Thursday, February 18, 2021

Isolated and ... without power

This should not happen but Texas, via ERCOT, decided to isolate and, in effect, privatize their electric grid with emphasis on profits, which means equipment not being hardened against the weather while not connected to the nation's power grid because "you don't want the government messing in your affairs." Ask the folks who are freezing their asses off to see how they feel about this sorry situation now, especially when Terrible Ted splits for Cancun even though his state's frozen emergency from hell started long before the esteemed senator left for balmier skies.

One key reason for this is because Texas maintains its own power grid largely in isolation from those of its neighbor states. In North America, most customers are served by two major grids that operate on the same alternating current frequency—one serving the eastern half of the continent (including the US, Canada, and parts of Mexico) and the other serving the western half. However, Texas—along with Quebec—both maintain power grids that are largely separate from these larger networks.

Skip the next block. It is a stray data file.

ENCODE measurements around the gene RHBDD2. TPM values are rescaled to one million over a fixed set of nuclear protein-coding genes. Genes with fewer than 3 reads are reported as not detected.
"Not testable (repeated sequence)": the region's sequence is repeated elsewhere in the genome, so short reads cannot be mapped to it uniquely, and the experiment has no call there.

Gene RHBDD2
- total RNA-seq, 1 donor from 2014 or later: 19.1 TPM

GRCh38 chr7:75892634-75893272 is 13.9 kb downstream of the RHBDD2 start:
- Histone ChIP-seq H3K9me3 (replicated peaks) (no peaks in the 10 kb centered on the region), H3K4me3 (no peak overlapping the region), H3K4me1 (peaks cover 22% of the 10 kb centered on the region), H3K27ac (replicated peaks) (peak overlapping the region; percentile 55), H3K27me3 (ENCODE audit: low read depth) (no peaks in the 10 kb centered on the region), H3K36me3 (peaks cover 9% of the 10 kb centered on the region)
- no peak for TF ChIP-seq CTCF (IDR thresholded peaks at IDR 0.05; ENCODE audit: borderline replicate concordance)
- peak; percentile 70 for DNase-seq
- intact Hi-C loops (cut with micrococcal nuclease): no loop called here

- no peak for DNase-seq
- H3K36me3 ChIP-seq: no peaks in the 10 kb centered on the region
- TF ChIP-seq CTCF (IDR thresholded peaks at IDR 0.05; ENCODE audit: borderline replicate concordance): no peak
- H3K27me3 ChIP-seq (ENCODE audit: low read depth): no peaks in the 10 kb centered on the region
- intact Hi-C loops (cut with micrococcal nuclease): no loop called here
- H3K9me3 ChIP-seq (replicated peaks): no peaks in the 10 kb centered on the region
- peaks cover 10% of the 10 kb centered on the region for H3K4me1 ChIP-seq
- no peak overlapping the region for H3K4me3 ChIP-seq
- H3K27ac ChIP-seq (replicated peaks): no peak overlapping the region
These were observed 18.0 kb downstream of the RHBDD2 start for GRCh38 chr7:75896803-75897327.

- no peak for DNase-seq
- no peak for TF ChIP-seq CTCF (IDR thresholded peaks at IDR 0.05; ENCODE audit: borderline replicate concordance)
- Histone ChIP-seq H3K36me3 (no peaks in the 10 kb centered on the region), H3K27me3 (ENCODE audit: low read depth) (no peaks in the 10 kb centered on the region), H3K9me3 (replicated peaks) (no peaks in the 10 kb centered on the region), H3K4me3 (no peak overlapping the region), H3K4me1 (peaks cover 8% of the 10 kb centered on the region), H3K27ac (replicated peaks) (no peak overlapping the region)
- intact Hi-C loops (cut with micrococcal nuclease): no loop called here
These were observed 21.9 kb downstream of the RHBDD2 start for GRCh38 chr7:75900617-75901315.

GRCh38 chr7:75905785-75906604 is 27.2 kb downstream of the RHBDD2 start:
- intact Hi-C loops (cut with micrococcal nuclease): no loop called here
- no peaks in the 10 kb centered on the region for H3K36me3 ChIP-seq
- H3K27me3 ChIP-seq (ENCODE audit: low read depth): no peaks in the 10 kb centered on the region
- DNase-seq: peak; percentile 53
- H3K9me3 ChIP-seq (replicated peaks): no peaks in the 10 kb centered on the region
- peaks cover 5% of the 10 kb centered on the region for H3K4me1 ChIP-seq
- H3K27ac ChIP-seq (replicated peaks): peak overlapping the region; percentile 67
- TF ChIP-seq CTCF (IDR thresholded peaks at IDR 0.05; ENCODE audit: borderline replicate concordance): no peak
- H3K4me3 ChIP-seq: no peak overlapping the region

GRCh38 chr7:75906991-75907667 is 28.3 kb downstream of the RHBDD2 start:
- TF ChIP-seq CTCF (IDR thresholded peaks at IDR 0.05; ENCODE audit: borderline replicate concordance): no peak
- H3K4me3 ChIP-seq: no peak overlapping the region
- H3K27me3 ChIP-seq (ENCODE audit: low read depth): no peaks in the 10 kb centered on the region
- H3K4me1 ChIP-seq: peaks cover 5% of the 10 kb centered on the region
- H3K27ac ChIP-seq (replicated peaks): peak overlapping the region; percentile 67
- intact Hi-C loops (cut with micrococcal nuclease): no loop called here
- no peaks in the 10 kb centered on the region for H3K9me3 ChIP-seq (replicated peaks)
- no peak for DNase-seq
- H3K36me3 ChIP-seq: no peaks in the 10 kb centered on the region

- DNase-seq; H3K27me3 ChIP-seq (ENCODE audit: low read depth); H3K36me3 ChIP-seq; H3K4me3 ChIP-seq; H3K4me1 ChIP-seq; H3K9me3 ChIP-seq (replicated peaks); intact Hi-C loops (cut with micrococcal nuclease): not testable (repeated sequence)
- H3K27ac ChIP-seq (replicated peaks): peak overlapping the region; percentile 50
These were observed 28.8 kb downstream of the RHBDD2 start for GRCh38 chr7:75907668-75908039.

As we mentioned above, the natural gas market saw power generators competing with home users for a limited supply of natural gas. That gas supply ended up being even more limited by the fact that as much as half the state's natural gas production may have ground to a halt. Natural gas doesn't come out of the wells as a pure gas, and one of its major contaminants is water. As temperatures dropped, that water froze in inopportune places, choking off the flow of gas.

Why not harden the tech?

In addition, the Texas grid, like the rest of the US, has become increasingly reliant on natural gas supplies over the last decade. According to the FERC report, in 2011, Texas lost over a million Megawatt-hours to frozen hardware and mechanical failures; it lost only 120,000 Megawatt-hours to fuel supply problems. The reported problems with natural gas supplies this time around suggest that those numbers will now look very different.

The typical polticians' answer ...

So far, the signs for change aren't good. In addition to Perry's quip about Texans being willing to suffer through blackouts to avoid any oversight, the present Texas governor, Greg Abbott, is busy blaming renewable power for failures that disproportionately affected fossil fuel generation.

It's all about the money, and ... you can't fix stupid.

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